By Gary M. White, MD

Granulomatosis with polyangiitis aka Wegener's Granulomatosis

Granulomatosis with polyangiitis (GPA), formerly known as Wegener's granulomatosis is a small-vessel vasculitis of adults that is usually antineutrophil cytoplasmic antibody (ANCA)-positive.


Cutaneous lesions include palpable purpura, hemorrhagic or necrotic papulonodules, pustules, erosions, bulla, and ulcers. The extremities are most commonly affected. A distinctive gingivitis (granular with petechia) occurs. The surface may resemble a strawberry and has been termed strawberry gingivitis. Oral ulcers are characteristic and are persistent in contrast to aphthous ulcers. Cutaneous ulcers sometimes resemble pyoderma gangrenosum and may exhibit pathergy. They usually lack the raised, tender, undermined border however. Subglottic stenosis and nasal deformity are much more common in childhood cases.


The criteria for diagnosis includes nasal or oral inflammation (e.g., nasal discharge, oral ulcers), an abnormal CXR, an abnormal urine sediment, granulomatous inflammation on biopsy, and a positive c-ANCA.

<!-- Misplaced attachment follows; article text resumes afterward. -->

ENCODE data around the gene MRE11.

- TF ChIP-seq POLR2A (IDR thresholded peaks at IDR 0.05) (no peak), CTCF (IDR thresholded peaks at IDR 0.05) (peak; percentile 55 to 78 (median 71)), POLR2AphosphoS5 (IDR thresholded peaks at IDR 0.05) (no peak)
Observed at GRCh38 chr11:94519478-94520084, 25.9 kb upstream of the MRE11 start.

The antineutrophil cytoplasmic antibody is characteristic and is positive in approximately 85-100% of patients with active disease. Positivity rates may decrease to only 50% after successful treatment.


Referral to a rheumatologist is in order. Rituxan is FDA-approved for this condition.

In the past, the following have been used: Prednisone and cyclophosphamide have been usually used in combination. NSAIDs may also be helpful. Trimethoprim/sulfamethoxazole is also helpful to maintain remission [NEJM 1996;335;16]. Weekly, low-dose methotrexate (0.3-25 mg/wk) combined with prednisone (1 mg/kg/day) induced remission in about 70% of patients with non-life-threatening WG.

Additional Pictures

Granulomatosis with polyangiitis aka Wegener's Granulomatosis


Strawberry gingivitis. Rheumatology Image Databank


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